Bill O'Reilly Defends Lie By Lying Some More (VIDEO)
Yesterday we presented a highlight reel showing all the times people on Fox News had claimed that you could go to prison if you don't buy government-mandated health insurance. We made this reel because on Tuesday night's edition of "The O'Reilly Factor," host Bill O'Reilly said, "We researched to find out if anybody on Fox News had ever said you're going to jail if you don't buy health insurance. Nobody's ever said it."
Last night O'Reilly responded to all the criticism he'd received for his apparent falsehood. He acknowledged his mistake and sincerely apologized for misleading his viewers. PSYCH! No, of course not. What he actually did was dig in and continue to defend the lie.
Last fall, when jail time was on the table, Fox News reported it, as we should have. ... Now, as we all know, the prison option was taken off the table when the final Obamacare bill was being debated and that's what we were talking to Senator Coburn about, the final bill debate, not all that stuff. So what I said is absolutely true. Nobody at Fox News reported inaccurately about the Obamacare prison situation. Nobody!
Ohhh, I get it! Very clever, Bill. I guess you win. Except for just a few things:
1) In the original exchange on Tuesday night with Senator Coburn (the full, unedited version of which you can watch here), O'Reilly didn't say "We researched to find out if anybody on Fox News had ever said you're going to jail if you don't buy health insurance... during the time that the final Obamacare bill was being debated. Nobody's ever said it... during the time that the final Obamacare bill was being debated." No, what O'Reilly said was: "We researched to find out if anybody on Fox News had ever said you're going to jail if you don't buy health insurance. Nobody's ever said it."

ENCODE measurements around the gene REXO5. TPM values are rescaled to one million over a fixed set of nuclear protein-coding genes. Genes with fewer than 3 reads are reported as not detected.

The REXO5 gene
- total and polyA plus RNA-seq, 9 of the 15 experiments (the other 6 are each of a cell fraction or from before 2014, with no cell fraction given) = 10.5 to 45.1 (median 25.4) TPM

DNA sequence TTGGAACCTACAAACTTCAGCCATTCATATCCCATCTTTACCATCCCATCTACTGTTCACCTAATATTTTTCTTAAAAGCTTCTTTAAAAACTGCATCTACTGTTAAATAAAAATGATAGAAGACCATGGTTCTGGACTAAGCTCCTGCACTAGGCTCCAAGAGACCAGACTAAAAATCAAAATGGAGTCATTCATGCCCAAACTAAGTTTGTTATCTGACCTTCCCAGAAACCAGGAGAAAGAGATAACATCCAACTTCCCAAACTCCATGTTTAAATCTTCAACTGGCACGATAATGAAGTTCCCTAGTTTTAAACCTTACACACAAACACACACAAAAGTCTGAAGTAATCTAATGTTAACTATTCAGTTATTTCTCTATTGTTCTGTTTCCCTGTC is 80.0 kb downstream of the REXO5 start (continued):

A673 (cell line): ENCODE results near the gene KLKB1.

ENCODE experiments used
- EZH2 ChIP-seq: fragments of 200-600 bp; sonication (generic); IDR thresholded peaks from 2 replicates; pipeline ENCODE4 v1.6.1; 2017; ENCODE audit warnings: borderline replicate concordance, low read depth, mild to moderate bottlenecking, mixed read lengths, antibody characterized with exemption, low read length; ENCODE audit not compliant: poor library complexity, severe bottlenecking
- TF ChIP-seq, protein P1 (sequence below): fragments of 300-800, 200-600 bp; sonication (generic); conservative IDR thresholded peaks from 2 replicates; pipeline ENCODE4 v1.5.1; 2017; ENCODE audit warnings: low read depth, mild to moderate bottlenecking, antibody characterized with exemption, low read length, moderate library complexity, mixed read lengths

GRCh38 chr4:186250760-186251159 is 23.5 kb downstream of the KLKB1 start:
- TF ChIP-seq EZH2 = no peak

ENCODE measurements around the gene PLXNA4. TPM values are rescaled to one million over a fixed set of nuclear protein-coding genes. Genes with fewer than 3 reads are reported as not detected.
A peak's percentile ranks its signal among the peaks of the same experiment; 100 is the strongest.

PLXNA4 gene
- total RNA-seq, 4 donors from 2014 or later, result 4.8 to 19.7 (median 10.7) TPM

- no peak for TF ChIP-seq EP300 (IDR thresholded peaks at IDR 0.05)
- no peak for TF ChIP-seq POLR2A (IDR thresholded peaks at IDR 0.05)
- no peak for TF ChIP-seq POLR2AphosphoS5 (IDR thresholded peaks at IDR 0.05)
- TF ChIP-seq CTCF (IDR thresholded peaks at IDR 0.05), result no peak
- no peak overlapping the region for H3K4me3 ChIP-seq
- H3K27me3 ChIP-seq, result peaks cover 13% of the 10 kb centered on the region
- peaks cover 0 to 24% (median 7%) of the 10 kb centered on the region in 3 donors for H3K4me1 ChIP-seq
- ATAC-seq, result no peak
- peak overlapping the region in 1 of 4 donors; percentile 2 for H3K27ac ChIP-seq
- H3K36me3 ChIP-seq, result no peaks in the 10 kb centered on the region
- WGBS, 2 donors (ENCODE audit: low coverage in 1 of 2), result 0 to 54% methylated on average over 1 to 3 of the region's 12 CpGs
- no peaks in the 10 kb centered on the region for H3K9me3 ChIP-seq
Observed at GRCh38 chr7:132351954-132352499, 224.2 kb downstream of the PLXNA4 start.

2) While most of the clips in our highlight reel were indeed from the fall of 2009, two of them -- Rush Limbaugh speaking on "Fox & Friends", and Bill Hemmer on "America's Newsroom" -- were from February and March of 2010, the time referred to by O'Reilly as "the final bill debate." So even if we ignore point 1, O'Reilly's still wrong.
3) Of course, the original claim put forward by Fox News all those times back in the fall of 2009 was itself a lie. Factcheck.org debunked it back in November.